Ted Gover

What Can Biden & Xi Accomplish at APEC?

It’s good that Biden and Xi are making efforts to talk again, despite limited hopes for a breakthrough when the leaders meet today at the APEC summit in San Francisco.

Although expectations are low as to what can be accomplished during such a fraught time between the two countries, it is a positive sign that the Biden-Xi meeting is taking place at all.

This comes at a time when Biden views Xi as a leader who seeks to overturn the U.S.-created rules-based order in favor of a world system more accommodating to autocracy.

Xi believes that Biden is trying to stymie China’s rise through systems of economic, diplomatic and military containment.

It is no wonder, therefore, that tensions continue to abound in U.S.-China ties. Just a few of the sources of Washington’s concern involve China’s sweeping claims of sovereignty over the South China Sea; Taiwan Strait tensions; human rights violations against Uyghurs and others within China; trade disputes; China’s support of Russia, North Korea and Iran amid the wars in Ukraine and the Holy Land; espionage (spy balloons, etc.) and intellectual property theft; AI technology competition; export restrictions; the fentanyl crisis; and raids, exit bans and probes of China-based American companies.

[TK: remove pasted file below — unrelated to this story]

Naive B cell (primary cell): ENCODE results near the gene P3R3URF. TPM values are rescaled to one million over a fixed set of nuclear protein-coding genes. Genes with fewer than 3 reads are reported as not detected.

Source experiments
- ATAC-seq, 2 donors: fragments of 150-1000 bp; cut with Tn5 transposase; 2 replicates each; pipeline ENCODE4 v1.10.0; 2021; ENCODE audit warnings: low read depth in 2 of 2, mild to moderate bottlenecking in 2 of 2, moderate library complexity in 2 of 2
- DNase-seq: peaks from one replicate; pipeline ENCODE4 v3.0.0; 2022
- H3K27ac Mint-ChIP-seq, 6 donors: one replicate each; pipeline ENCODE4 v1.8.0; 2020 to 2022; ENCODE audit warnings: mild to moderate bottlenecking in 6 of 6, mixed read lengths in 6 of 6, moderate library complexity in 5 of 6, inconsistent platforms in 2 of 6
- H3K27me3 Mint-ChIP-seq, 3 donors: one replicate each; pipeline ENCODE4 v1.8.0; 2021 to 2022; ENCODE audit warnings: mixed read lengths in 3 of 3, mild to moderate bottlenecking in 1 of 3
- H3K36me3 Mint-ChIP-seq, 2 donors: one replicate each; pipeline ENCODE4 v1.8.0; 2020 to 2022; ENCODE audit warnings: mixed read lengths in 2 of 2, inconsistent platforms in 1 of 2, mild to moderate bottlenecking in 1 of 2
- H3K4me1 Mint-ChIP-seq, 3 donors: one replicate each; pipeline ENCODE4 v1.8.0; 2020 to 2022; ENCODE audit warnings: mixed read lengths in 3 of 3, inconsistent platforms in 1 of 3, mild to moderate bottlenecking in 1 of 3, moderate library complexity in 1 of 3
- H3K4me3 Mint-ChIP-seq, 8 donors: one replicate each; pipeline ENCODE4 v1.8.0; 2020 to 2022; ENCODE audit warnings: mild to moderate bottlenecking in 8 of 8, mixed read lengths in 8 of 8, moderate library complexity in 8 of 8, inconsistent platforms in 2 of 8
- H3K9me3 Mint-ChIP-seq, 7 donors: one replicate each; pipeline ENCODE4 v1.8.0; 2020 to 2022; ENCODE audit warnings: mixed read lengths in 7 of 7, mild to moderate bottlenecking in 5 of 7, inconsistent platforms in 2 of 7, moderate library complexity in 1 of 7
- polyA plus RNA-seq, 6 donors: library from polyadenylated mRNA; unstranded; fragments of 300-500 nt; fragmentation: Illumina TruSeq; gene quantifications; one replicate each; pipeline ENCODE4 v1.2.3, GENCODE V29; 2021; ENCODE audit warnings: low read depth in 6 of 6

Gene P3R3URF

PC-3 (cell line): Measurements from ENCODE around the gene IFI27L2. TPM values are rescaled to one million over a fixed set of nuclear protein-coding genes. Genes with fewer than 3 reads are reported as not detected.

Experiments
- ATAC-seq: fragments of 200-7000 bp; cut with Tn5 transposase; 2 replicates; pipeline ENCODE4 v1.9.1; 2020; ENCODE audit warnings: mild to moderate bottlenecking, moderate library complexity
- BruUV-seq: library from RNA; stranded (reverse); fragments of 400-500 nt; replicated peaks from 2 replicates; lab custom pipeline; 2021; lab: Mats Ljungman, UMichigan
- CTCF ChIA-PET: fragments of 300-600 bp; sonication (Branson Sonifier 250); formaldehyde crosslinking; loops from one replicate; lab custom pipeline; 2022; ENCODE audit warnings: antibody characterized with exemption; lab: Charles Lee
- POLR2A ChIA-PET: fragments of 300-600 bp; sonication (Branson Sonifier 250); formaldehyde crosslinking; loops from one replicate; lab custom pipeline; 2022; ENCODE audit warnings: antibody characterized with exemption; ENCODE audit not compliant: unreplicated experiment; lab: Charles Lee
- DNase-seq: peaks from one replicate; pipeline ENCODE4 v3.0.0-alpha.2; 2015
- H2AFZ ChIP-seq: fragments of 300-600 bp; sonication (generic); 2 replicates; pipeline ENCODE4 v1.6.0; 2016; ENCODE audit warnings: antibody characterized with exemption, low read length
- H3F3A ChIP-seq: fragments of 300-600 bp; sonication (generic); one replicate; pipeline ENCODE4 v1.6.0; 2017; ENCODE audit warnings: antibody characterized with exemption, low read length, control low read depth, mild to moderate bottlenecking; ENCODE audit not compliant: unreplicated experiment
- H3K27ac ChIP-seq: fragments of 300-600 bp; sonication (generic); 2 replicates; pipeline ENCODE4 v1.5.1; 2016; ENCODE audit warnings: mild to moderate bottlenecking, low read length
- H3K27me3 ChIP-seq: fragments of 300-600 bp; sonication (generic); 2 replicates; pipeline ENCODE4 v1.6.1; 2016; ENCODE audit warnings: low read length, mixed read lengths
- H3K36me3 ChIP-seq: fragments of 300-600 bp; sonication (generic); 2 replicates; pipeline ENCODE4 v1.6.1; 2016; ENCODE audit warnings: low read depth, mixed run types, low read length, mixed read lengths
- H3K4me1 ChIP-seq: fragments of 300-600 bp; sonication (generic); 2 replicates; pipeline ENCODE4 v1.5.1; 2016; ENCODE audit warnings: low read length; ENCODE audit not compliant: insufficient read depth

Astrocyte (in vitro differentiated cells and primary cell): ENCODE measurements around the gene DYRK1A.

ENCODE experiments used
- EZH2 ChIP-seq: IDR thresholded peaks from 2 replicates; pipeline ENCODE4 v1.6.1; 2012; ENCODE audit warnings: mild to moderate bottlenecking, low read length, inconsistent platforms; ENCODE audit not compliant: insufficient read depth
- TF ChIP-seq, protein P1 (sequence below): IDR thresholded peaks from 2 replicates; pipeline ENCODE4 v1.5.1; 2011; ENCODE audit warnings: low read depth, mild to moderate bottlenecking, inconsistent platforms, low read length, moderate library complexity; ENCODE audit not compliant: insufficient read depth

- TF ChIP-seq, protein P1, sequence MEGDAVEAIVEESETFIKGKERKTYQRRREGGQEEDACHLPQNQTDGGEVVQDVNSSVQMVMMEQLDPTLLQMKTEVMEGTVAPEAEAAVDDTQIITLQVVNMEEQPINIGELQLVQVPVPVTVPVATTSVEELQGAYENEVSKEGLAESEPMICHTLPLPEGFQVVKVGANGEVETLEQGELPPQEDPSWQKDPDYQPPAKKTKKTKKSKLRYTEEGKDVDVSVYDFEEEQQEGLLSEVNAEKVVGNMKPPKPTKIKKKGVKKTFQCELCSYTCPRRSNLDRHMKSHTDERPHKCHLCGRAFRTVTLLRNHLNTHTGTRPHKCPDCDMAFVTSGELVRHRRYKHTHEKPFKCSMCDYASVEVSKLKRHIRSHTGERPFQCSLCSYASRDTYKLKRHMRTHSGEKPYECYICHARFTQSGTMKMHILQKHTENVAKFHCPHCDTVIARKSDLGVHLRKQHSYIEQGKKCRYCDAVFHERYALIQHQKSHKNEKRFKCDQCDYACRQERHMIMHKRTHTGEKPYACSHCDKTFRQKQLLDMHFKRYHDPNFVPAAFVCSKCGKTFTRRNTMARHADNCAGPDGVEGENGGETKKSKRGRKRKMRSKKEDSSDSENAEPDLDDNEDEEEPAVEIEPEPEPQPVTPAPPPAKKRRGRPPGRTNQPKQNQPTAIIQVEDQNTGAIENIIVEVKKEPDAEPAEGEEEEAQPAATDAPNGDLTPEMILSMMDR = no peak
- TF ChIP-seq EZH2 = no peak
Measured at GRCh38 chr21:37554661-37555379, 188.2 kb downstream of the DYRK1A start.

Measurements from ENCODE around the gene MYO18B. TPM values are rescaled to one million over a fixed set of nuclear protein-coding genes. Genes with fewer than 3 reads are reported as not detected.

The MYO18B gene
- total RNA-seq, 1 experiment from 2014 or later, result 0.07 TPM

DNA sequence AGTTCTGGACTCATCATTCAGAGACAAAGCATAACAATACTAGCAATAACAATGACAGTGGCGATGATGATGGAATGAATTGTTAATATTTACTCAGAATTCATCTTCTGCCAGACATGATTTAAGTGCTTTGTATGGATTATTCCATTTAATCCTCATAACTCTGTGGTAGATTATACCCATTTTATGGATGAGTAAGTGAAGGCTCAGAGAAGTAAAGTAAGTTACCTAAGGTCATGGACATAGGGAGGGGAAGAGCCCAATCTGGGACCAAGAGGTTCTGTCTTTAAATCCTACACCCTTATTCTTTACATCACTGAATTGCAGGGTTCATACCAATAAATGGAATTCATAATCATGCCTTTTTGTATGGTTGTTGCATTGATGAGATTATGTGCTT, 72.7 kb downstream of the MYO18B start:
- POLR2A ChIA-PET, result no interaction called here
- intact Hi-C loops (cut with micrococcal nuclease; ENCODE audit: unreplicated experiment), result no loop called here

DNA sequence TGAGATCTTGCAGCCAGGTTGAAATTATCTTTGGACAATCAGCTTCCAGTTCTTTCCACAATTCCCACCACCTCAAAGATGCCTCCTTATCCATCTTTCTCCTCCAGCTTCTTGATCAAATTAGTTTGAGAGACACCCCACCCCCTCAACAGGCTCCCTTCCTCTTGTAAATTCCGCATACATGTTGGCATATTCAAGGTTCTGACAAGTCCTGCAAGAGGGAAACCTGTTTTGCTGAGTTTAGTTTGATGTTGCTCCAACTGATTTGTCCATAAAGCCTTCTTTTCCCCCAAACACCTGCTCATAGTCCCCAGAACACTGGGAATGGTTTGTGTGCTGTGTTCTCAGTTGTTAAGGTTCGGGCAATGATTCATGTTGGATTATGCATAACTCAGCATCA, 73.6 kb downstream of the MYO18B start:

Put simply, China’s status as a peer to peer competitor along with its efforts to reshape the world according to its values and interests make the U.S.-China relationship Washington’s key military, diplomatic and economic challenge of the 21st century.

Given these dynamics, there is a lot at stake in how American presidents handle their summits with Chinese leaders, and this is true of Biden’s meeting with Xi today.

At this week’s APEC summit, the U.S. and China have both shared and contrasting objectives.

Xi aspires to get economic growth in China back on track. Part of this involves persuading the Biden administration to scrap tariffs on trade and to rid of export controls that prevent China from acquiring advanced semiconductors and chipmaking equipment. Xi also hopes to reassure American companies that China is a reliable place to invest.

For perspective, it is important for Xi to stabilize ties with the U.S. in order not to exacerbate ongoing problems with China’s domestic economy that involve slowing growth, sharp declines in foreign direct investment, youth unemployment, high levels of public debt and real estate bubbles.

Additionally, Xi will push Biden to curb arms sales and rhetorical support for Taiwan ahead of its presidential election in January.